King of the journal
David Sedaris is king of the journal. I’ve just finished his 1977–2002 journal collection Theft by Finding and am partway through A Carnival of Snackery, which chronicles 2003–2020. I’m a long-time fan of Sedaris, but initially I didn’t see the appeal in reading his journals. When Theft by Finding came out I flicked through a couple of entries in the bookshop, didn’t find them compelling, and assumed that the book was merely a scraggly collection of unstructured moments without a narrative thread.
I was wrong to have judged an entire book on two randomly selected paragraphs.
I had assumed that a journal collection was doomed to be inherently boring: a mere catalogue of the minutiae of ordinary days – cathartic for the author at the moment of writing, but of little value beyond that. But this is the journal collection of David Sedaris, and his days, his observations, accounts of the people he encounters – these are anything but ordinary.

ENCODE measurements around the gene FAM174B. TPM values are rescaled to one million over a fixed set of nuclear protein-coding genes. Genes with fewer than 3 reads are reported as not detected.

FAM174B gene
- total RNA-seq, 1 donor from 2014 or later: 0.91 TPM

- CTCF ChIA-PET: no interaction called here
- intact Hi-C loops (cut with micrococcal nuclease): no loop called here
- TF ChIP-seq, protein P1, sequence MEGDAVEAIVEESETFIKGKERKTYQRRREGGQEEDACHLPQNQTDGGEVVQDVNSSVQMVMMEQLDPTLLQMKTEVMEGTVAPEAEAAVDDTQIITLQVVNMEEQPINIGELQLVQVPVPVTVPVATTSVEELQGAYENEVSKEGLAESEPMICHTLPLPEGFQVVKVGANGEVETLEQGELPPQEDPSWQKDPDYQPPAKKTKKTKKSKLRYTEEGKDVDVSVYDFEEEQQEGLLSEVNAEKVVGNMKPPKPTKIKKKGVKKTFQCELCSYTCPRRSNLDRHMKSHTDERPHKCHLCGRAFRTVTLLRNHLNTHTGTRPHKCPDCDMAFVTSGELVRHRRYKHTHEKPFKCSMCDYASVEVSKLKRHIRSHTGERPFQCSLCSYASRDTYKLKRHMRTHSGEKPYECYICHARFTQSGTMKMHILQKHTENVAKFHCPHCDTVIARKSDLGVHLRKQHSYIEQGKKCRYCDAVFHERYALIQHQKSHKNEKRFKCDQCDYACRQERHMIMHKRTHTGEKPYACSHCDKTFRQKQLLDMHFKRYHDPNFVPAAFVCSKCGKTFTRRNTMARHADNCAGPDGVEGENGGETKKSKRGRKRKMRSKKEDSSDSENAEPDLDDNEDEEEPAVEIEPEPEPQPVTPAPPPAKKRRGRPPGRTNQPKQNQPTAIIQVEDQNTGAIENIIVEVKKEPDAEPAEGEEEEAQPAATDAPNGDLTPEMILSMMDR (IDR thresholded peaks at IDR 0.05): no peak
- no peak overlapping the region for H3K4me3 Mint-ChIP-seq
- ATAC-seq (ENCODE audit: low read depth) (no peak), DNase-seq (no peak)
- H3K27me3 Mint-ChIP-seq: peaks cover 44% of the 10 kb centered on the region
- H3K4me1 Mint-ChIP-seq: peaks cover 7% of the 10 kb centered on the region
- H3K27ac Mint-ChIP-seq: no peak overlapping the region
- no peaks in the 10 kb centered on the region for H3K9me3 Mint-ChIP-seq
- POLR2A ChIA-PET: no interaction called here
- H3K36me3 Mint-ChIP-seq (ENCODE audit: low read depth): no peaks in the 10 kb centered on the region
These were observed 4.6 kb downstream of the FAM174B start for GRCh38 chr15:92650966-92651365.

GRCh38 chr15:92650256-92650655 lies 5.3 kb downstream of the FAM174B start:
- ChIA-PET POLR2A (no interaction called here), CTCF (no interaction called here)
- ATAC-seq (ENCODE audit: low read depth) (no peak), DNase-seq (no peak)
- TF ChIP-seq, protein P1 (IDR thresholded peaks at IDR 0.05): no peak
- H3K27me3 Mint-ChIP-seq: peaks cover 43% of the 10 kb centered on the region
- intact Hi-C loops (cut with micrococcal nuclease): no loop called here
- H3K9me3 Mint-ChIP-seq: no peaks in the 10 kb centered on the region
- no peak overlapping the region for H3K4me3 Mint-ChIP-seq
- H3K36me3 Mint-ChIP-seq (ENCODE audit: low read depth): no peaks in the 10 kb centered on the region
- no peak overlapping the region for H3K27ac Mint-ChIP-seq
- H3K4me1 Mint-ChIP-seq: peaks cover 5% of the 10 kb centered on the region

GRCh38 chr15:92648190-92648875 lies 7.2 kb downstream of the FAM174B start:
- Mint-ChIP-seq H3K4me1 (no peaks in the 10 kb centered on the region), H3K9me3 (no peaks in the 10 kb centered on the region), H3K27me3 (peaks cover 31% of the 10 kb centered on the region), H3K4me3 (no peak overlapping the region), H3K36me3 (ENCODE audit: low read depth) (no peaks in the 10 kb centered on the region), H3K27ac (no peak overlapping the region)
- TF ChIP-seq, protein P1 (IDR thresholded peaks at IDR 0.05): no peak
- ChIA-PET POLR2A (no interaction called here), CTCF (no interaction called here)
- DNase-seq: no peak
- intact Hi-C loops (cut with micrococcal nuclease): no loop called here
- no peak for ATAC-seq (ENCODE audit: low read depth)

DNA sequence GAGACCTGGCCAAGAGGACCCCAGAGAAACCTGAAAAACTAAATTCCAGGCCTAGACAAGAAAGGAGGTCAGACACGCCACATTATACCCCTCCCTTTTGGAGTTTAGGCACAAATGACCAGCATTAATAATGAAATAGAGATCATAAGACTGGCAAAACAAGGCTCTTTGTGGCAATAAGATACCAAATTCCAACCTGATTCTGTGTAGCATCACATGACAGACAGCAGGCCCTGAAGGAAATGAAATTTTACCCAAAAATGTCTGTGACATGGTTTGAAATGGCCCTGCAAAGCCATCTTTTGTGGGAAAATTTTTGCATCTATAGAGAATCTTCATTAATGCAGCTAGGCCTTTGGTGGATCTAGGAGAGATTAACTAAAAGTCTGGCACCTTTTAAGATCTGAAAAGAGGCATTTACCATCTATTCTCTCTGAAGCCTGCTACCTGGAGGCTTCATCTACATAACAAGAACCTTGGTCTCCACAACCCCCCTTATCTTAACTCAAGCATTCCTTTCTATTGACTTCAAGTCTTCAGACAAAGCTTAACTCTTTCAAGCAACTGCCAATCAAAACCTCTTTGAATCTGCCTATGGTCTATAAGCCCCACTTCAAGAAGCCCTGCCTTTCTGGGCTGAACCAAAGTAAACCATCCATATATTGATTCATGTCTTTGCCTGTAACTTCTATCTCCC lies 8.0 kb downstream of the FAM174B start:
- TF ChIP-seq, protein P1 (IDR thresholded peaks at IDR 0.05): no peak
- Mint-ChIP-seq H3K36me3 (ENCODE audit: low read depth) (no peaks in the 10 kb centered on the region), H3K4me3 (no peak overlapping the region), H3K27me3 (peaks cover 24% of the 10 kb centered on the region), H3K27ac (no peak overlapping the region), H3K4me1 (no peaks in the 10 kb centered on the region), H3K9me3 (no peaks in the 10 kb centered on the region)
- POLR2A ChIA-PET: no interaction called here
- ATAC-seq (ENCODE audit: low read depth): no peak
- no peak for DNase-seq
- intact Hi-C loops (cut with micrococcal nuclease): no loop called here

Sedaris is a master observer: always looking, always listening. Always with that notebook in his pocket. I’d like to know how much he actually writes down in the moment versus what he notes down later. Does he have some kind of megamemory? Or does he embellish? Certainly some editing does occur when stories progress from raw diary entry to published story, as is to be expected. Sedaris notes in Carnival of Snackery (March 14, 2009) that he has been asked to rein in minor details by fact checkers from the New Yorker. But the stories are so great it hardly matters if they faithfully represent what happened exactly – and Sedaris doesn’t claim that they necessarily do.
What’s remarkable about Sedaris’ collection is that most of his journal entries can stand alone as entertaining tales. He is the character – and a fascinating one – that the reader follows: one who says things out of left field, and gets asked strange questions which he delights in answering. One who seeks out the most interesting interstices of any given day and writes them down.